Prepared for Deb B. | Delivered July 19, 2020
Post Secondary Learning Styles: U.S. vs. India
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Determine what differences exist between the learning styles of higher education students in India vs. the U.S., to find what adaptations may be necessary to make an online based U.S. program more accessible to Indian students.
India ranks 2nd, behind only China, in its number of students choosing to study abroad in the U.S.
As of 2014, there were over 100,000 Indian post-graduate students studying abroad in the U.S. (Forbes), and offers of U.S. graduate school admission to Indian students increased 25% between 2017 and 2018. (https://www.indiatoday.in/education-today/study-abroad/story/why-do-indians-choose-western-universities-over-indian-universities-1296755-2018-07-2)
According to a U.S. Department of Commerce study, Indian students contribute approximately 3.3 billion dollars to the U.S. economy every year. (Forbes)
Indian post-graduate study, especially at the undergraduate level, looks very different from post-graduate study in the U.S. (https://www.kivodaily.com/education/how-is-us-education-different-from-indian-education/)
Indian postgraduate study is much more structured and practical than higher education in the US. (Kivo) Students attend structured periods, similar to the system used in U.S. high schools. (India Today)
are standardized, and teachers are required to teach 18 periods, meaning they have little time for outside research. (India Today)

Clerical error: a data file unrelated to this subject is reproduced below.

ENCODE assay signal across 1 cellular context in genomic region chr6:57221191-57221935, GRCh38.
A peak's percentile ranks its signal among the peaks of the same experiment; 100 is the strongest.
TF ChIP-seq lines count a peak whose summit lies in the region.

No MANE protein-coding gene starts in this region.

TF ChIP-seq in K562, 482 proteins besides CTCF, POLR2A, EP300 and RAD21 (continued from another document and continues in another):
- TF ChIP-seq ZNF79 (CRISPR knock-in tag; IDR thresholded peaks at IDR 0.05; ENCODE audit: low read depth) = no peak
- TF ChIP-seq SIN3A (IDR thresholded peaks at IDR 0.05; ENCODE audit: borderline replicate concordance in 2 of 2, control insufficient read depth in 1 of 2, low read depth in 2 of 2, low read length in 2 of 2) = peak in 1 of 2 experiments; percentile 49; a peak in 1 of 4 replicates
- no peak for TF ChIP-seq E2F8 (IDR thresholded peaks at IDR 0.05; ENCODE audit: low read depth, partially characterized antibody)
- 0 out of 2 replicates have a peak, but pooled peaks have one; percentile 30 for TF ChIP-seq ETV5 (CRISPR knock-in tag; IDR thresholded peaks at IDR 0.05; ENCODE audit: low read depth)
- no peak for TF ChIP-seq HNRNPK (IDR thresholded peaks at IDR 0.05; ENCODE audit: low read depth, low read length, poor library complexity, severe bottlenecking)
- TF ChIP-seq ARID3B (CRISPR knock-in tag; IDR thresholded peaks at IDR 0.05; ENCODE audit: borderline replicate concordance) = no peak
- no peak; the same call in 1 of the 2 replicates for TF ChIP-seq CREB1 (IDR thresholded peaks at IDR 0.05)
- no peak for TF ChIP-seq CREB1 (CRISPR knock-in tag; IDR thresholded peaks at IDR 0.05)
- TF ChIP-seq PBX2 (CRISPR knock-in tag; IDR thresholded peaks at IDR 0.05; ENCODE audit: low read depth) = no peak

Indian students studying in the U.S. may need additional support as they transition into the more relaxed and less structured environment of post-graduate education in the U.S.
In the U.S., teachers are largely able to follow their own research interests, and students, even at the undergraduate level, are encouraged to enter into the research process and culture, better preparing them for jobs in academia. (India Today)
Indian students may need more encouragement to actively engage with professors and join into the research community, since they are not used to having these opportunities available at the undergraduate level.
In India, there is a much greater emphasis on S.T.E.M. subjects, and in fact, 78% of Indian students studying in the U.S. choose S.T.E.M. fields. (Forbes)
However, since there are no top social sciences international researchers at Indian schools, the U.S. also offers necessary opportunities for students in these fields. (India Today)
U.S. programs hosting Indian students may want to provide outreach to encourage students to explore fields outside of S.T.E.M.
In India, students have a harder time accessing research materials, and are often not even allowed to use the school library. (India Today)
U.S. schools hosting Indian students may have to teach Indian students how to access and take advantage of the library and other available reaseach materials.
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